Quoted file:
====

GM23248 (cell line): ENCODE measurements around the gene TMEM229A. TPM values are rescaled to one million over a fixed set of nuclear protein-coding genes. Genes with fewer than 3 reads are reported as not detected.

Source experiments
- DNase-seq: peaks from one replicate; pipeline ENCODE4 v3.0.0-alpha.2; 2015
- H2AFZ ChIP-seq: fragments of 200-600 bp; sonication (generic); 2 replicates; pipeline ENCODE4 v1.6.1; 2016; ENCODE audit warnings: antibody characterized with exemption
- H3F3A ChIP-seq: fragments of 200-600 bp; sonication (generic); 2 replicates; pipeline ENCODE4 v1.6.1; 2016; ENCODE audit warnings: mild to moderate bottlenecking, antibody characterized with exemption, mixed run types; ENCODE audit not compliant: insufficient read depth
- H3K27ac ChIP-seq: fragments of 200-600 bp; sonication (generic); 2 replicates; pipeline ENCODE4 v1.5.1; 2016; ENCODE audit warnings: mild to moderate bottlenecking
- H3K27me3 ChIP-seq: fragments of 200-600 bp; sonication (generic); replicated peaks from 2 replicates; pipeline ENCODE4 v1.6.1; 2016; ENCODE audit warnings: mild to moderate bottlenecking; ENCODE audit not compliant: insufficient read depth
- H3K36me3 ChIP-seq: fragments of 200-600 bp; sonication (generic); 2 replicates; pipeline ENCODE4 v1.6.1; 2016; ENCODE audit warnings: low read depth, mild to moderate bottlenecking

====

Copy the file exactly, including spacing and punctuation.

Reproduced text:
GM23248 (cell line): ENCODE measurements around the gene TMEM229A. TPM values are rescaled to one million over a fixed set of nuclear protein-coding genes. Genes with fewer than 3 reads are reported as not detected.

Source experiments
- DNase-seq: peaks from one replicate; pipeline ENCODE4 v3.0.0-alpha.2; 2015
- H2AFZ ChIP-seq: fragments of 200-600 bp; sonication (generic); 2 replicates; pipeline ENCODE4 v1.6.1; 2016; ENCODE audit warnings: antibody characterized with exemption
- H3F3A ChIP-seq: fragments of 200-600 bp; sonication (generic); 2 replicates; pipeline ENCODE4 v1.6.1; 2016; ENCODE audit warnings: mild to moderate bottlenecking, antibody characterized with exemption, mixed run types; ENCODE audit not compliant: insufficient read depth
- H3K27ac ChIP-seq: fragments of 200-600 bp; sonication (generic); 2 replicates; pipeline ENCODE4 v1.5.1; 2016; ENCODE audit warnings: mild to moderate bottlenecking
- H3K27me3 ChIP-seq: fragments of 200-600 bp; sonication (generic); replicated peaks from 2 replicates; pipeline ENCODE4 v1.6.1; 2016; ENCODE audit warnings: mild to moderate bottlenecking; ENCODE audit not compliant: insufficient read depth
- H3K36me3 ChIP-seq: fragments of 200-600 bp; sonication (generic); 2 replicates; pipeline ENCODE4 v1.6.1; 2016; ENCODE audit warnings: low read depth, mild to moderate bottlenecking